Levadas e veredas, um modo de conhecer a Madeira, para todo o viandante que aprecia o repouso e o contacto directo com a natureza, frequentemente quase intocada desde os primórdios do povoamento.

Beginning at Achada do Teixeira this trail climbs up to the island’s highest peak, Pico Ruivo (1861m).

Next to the Pico Ruivo government house you can gain access to 3 other trails that take the hiker to different parts of the island: PR 1 – Pico do Areeiro footpath (5,1/6,4 Km), which takes you to Pico do Areeiro, the island’s 2nd highest peak (1861m); PR 1.3 – Encumeada Footpath (8.6 Km), goes along the central mountain range to the West; and PR 1.1- Ilha Footpath (8.2 Km), which descends to the parish of Ilha. Along the climb you will meet several shelters as the change in climate is sudden and sharp and the area often becomes covered in a sea of clouds or rests above it.

This area is part of the European network of important areas – Natura 2000 – and is known as the central mountain massif. It covers from the highest peaks to 1200m above sea level. It is characterised by herbaceous and bush vegetation that is well-adapted to big temperature variations, heavy rains and strong winds, and is where you can find many types of heather (Erica scoparia ssp maderensis and Erica aborea), which many years ago were used to produce charcoal.

The trail climbs along the ridge that separates the cliffs of Faial and those of Santana, and so allows for an excellent view to the left of the Ribeira Seca valley, topped by Pico das Torres, and Pico do Areeiro in the background. On the right-hand side you can see the “gables” of the Santana mountain range, from where in the distance you can see the Queimadas Forest Park and further ahead Achada do Marques (a small hamlet known for its straw lofts and traditional fields), which appears in the centre of the Ribeira dos Arcos valley. Towards the interior we can see the Ribeira Grande valley that begins at the “mouths” of Caldeirão Verde and Caldeirão do Inferno.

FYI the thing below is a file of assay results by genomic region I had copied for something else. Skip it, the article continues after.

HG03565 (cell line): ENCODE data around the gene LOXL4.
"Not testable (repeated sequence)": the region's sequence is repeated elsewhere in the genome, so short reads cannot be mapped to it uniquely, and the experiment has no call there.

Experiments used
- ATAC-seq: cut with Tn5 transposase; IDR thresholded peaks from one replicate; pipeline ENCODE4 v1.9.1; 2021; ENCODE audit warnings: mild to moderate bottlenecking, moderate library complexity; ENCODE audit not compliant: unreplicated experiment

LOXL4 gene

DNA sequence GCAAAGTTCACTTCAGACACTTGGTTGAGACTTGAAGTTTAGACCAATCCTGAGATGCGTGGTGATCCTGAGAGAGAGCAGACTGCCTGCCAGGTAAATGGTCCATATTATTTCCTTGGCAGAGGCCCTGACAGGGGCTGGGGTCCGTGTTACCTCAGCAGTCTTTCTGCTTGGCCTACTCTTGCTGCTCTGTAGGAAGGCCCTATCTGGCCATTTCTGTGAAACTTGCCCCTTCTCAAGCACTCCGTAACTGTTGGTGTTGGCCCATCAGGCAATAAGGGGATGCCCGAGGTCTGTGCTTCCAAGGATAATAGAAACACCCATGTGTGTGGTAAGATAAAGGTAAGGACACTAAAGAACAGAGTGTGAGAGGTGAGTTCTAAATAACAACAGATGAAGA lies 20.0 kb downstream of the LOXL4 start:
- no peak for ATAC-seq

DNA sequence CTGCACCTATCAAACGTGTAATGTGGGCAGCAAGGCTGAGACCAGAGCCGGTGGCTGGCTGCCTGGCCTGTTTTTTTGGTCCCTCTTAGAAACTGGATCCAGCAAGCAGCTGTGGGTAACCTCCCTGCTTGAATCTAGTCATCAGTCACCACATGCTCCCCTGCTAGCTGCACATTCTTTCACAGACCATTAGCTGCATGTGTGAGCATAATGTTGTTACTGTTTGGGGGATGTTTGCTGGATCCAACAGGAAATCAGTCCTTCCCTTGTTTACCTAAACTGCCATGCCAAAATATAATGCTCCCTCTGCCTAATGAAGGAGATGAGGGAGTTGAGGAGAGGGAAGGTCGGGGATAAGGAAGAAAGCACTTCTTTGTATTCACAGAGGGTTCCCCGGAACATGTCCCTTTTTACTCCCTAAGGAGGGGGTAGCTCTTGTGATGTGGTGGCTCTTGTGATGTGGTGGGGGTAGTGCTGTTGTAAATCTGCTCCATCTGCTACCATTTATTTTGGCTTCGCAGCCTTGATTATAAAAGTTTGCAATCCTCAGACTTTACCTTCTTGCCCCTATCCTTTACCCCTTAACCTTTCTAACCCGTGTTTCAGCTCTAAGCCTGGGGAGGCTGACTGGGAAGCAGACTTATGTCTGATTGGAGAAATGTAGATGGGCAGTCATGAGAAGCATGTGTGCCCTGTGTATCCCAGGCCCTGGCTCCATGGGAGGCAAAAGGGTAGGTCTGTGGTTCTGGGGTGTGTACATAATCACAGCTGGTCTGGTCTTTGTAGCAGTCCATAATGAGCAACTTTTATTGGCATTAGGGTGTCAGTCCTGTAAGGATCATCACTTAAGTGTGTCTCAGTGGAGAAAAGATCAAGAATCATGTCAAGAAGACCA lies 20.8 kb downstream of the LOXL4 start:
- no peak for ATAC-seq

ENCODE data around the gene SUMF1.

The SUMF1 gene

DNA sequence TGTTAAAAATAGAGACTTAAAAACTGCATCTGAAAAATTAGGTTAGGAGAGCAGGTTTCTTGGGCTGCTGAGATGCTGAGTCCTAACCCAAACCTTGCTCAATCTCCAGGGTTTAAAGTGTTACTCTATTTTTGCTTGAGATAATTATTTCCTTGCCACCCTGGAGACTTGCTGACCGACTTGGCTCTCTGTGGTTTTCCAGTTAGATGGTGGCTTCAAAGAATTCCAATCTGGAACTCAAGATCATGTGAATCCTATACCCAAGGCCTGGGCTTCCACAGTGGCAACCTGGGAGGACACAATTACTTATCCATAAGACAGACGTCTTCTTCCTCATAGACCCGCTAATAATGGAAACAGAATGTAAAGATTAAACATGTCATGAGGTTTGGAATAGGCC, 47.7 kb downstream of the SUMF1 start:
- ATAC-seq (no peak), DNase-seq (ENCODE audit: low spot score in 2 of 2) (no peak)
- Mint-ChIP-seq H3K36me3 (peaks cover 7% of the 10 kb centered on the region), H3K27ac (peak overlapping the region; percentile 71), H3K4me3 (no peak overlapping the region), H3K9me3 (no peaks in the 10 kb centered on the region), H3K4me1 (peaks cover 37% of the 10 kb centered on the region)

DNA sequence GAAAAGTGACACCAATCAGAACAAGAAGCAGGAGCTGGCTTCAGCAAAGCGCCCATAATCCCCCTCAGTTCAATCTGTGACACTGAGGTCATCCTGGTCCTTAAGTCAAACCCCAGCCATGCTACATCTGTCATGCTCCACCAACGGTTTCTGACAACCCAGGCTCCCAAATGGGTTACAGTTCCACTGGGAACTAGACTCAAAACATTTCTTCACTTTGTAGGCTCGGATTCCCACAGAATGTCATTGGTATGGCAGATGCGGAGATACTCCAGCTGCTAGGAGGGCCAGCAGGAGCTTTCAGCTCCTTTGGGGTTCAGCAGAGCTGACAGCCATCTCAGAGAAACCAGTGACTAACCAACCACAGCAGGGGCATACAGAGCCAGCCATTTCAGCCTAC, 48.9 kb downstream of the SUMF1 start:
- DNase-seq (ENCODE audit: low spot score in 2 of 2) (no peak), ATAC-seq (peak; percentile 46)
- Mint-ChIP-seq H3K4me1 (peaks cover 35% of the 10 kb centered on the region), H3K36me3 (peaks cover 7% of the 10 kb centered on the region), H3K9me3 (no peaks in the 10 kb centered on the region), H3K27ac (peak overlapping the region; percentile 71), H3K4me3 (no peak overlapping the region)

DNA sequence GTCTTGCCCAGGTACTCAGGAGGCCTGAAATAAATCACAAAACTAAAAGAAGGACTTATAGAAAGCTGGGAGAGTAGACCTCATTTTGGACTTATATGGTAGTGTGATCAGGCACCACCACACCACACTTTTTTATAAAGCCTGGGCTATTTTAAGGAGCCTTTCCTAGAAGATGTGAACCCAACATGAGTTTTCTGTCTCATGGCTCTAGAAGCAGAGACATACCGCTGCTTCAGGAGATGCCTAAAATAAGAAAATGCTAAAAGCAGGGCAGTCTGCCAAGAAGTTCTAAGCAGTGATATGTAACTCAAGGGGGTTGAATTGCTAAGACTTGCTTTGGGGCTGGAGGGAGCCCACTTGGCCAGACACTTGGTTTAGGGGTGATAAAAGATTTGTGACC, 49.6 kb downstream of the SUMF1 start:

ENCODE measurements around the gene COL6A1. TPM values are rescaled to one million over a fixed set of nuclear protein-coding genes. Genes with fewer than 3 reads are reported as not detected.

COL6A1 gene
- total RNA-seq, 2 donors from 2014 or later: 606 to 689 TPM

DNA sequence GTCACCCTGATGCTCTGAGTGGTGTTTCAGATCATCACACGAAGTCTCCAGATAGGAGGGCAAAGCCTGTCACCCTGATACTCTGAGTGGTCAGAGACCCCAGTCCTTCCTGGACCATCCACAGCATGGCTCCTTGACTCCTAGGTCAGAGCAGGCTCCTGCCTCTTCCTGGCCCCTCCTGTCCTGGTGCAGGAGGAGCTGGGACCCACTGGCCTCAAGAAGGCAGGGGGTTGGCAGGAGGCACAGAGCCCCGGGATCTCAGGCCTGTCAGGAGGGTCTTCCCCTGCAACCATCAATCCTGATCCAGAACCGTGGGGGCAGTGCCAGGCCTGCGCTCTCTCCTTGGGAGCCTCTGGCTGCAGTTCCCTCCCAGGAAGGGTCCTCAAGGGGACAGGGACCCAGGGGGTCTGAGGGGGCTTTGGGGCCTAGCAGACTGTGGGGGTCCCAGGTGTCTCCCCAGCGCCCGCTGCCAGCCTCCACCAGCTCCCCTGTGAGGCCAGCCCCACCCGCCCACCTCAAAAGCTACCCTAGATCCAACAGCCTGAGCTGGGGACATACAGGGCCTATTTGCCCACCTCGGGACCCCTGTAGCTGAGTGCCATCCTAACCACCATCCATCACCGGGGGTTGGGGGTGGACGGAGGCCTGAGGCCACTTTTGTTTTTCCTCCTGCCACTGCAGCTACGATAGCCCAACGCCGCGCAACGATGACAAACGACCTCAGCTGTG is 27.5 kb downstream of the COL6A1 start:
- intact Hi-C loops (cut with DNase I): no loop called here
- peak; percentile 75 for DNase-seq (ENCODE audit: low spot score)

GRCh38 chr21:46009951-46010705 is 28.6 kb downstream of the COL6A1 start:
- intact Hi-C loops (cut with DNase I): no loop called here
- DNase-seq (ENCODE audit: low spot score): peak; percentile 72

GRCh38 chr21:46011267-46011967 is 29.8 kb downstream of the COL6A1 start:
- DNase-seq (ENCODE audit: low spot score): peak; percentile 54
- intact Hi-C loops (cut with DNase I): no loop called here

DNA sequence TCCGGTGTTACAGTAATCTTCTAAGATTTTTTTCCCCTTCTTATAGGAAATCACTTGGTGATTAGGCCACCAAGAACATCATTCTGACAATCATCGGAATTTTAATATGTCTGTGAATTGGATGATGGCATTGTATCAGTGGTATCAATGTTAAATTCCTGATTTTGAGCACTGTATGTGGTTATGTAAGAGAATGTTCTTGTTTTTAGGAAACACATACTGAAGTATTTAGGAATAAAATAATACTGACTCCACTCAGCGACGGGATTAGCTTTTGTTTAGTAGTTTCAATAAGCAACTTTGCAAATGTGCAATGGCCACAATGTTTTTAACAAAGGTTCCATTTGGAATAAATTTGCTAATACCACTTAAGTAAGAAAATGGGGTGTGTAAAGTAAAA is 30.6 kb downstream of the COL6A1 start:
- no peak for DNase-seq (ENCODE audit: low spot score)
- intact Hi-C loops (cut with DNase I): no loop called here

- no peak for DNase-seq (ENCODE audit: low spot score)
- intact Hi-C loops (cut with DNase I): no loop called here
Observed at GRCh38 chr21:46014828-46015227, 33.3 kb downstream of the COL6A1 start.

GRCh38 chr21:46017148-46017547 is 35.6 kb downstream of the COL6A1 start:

When visibility is good to the East you can see the rocky outcrop of Penha d’Águia, the Funduras mountain range and part of the S. Lourenço Point (far eastern part of Madeira island).

At Achada do Teixeira you can also visit the “Standing Man” (“Homem em pé”), a basalt formation which you will find walking down the cliff, after passing the Achada do Teixeira government house.

This trail begins at the Queimadas Forestry Park and winds along the walkway of the levada of Caldeirão Verde at 990 m elevation, in the municipality of Santana.

The levada of Caldeirão Verde is an impressive work of art built in the 18th century that begins in the main stream bed of the Caldeirão Verde brook. Passing through steep cliffs and mountains, it carries the water that runs off the highest mountains of Madeira, to be used to irrigate the farm lands of the parish of Faial.
This levada is used for agricultural purposes, but it is also an important means of reaching the interior of the deep valley of the São Jorge brook on foot, offering the traveler a vertiginous and spectacular view of the mountainous terrain of the interior of the island and the opportunity to walk through tunnels carved by hand out of the rock.

At the Queimadas Forestry Park there is a shelter (Casa de Abrigo das Queimadas), which retains the original features of the typical houses of Santana, including a marvelous thatched roof.
Worthy of mention are the excellent specimens of elegant Japanese cedars (Cryptomeria japonica), European beech (Fagus sylvatica) with their dense reddish foliage, Canary Island junipers (Juniperus cedrus), Madeira laurel (Ocotea foetens), Pau branco or southern olive (Picconia excelsa), hundred-year-old broom heath (Erica scoparia) as well as some specimens of lily-of-the-valley tree (Clethra arborea), and Madeira blueberry (Vaccinium padifolium), which can be seen along the trail.